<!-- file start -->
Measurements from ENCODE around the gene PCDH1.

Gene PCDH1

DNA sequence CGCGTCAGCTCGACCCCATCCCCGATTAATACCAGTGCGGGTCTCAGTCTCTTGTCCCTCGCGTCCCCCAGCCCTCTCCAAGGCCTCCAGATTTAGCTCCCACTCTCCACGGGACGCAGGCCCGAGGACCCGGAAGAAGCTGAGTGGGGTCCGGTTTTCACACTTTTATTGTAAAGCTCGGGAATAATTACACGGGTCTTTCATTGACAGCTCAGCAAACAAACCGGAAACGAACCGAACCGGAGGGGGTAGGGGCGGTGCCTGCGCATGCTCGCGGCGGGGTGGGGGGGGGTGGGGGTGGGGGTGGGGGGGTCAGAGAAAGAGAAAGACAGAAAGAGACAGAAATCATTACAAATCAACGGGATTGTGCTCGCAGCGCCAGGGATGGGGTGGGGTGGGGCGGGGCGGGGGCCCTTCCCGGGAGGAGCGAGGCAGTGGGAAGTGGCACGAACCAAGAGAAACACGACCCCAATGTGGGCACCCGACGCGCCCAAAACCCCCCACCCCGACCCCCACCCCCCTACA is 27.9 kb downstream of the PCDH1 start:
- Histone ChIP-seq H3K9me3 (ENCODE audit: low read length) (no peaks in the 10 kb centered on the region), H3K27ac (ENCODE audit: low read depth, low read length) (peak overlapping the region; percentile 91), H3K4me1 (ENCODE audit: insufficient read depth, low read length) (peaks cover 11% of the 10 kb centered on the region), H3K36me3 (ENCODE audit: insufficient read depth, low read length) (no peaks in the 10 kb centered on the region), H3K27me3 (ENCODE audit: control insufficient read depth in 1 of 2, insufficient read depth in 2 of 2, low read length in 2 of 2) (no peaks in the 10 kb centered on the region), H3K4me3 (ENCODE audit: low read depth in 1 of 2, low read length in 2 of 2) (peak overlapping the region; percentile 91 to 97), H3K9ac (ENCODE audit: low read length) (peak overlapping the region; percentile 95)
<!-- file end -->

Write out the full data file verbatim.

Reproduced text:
Measurements from ENCODE around the gene PCDH1.

Gene PCDH1

DNA sequence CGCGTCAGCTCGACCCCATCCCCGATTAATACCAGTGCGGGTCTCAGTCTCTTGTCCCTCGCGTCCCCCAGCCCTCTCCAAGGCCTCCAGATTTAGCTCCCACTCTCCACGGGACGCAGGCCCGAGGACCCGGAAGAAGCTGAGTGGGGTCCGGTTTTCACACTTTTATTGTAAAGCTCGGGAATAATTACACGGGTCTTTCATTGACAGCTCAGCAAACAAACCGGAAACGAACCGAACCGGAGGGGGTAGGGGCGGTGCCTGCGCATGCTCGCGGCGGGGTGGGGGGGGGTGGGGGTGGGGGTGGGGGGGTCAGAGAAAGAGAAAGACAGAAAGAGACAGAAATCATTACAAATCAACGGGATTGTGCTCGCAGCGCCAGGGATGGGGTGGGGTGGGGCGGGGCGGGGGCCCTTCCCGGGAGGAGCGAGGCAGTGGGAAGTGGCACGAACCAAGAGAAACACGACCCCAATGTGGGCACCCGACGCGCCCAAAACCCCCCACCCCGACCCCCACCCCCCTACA is 27.9 kb downstream of the PCDH1 start:
- Histone ChIP-seq H3K9me3 (ENCODE audit: low read length) (no peaks in the 10 kb centered on the region), H3K27ac (ENCODE audit: low read depth, low read length) (peak overlapping the region; percentile 91), H3K4me1 (ENCODE audit: insufficient read depth, low read length) (peaks cover 11% of the 10 kb centered on the region), H3K36me3 (ENCODE audit: insufficient read depth, low read length) (no peaks in the 10 kb centered on the region), H3K27me3 (ENCODE audit: control insufficient read depth in 1 of 2, insufficient read depth in 2 of 2, low read length in 2 of 2) (no peaks in the 10 kb centered on the region), H3K4me3 (ENCODE audit: low read depth in 1 of 2, low read length in 2 of 2) (peak overlapping the region; percentile 91 to 97), H3K9ac (ENCODE audit: low read length) (peak overlapping the region; percentile 95)